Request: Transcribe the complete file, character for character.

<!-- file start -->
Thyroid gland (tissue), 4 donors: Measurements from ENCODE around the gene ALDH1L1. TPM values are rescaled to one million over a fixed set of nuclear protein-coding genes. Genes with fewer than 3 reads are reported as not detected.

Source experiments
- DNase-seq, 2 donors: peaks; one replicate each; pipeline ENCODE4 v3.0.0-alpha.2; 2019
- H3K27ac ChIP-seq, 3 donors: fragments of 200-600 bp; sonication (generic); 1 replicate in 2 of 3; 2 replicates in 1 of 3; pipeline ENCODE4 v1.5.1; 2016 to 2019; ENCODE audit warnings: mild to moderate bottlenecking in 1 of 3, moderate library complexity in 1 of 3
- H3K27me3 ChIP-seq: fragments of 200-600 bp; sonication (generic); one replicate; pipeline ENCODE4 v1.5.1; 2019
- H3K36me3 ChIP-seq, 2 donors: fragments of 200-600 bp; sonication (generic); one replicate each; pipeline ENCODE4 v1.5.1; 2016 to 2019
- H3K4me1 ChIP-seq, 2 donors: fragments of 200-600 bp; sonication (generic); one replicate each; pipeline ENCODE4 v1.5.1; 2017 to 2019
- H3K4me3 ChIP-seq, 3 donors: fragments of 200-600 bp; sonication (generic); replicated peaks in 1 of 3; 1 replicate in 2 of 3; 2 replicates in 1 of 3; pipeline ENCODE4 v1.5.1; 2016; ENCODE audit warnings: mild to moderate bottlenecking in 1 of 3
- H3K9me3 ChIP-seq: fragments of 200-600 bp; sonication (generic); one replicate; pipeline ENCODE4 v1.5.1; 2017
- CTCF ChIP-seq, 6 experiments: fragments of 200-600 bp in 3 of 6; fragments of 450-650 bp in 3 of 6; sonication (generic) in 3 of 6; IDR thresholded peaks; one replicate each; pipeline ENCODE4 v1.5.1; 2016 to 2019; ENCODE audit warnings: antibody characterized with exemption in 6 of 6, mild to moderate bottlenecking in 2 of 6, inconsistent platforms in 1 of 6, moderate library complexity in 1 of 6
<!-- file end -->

Thyroid gland (tissue), 4 donors: Measurements from ENCODE around the gene ALDH1L1. TPM values are rescaled to one million over a fixed set of nuclear protein-coding genes. Genes with fewer than 3 reads are reported as not detected.

Source experiments
- DNase-seq, 2 donors: peaks; one replicate each; pipeline ENCODE4 v3.0.0-alpha.2; 2019
- H3K27ac ChIP-seq, 3 donors: fragments of 200-600 bp; sonication (generic); 1 replicate in 2 of 3; 2 replicates in 1 of 3; pipeline ENCODE4 v1.5.1; 2016 to 2019; ENCODE audit warnings: mild to moderate bottlenecking in 1 of 3, moderate library complexity in 1 of 3
- H3K27me3 ChIP-seq: fragments of 200-600 bp; sonication (generic); one replicate; pipeline ENCODE4 v1.5.1; 2019
- H3K36me3 ChIP-seq, 2 donors: fragments of 200-600 bp; sonication (generic); one replicate each; pipeline ENCODE4 v1.5.1; 2016 to 2019
- H3K4me1 ChIP-seq, 2 donors: fragments of 200-600 bp; sonication (generic); one replicate each; pipeline ENCODE4 v1.5.1; 2017 to 2019
- H3K4me3 ChIP-seq, 3 donors: fragments of 200-600 bp; sonication (generic); replicated peaks in 1 of 3; 1 replicate in 2 of 3; 2 replicates in 1 of 3; pipeline ENCODE4 v1.5.1; 2016; ENCODE audit warnings: mild to moderate bottlenecking in 1 of 3
- H3K9me3 ChIP-seq: fragments of 200-600 bp; sonication (generic); one replicate; pipeline ENCODE4 v1.5.1; 2017
- CTCF ChIP-seq, 6 experiments: fragments of 200-600 bp in 3 of 6; fragments of 450-650 bp in 3 of 6; sonication (generic) in 3 of 6; IDR thresholded peaks; one replicate each; pipeline ENCODE4 v1.5.1; 2016 to 2019; ENCODE audit warnings: antibody characterized with exemption in 6 of 6, mild to moderate bottlenecking in 2 of 6, inconsistent platforms in 1 of 6, moderate library complexity in 1 of 6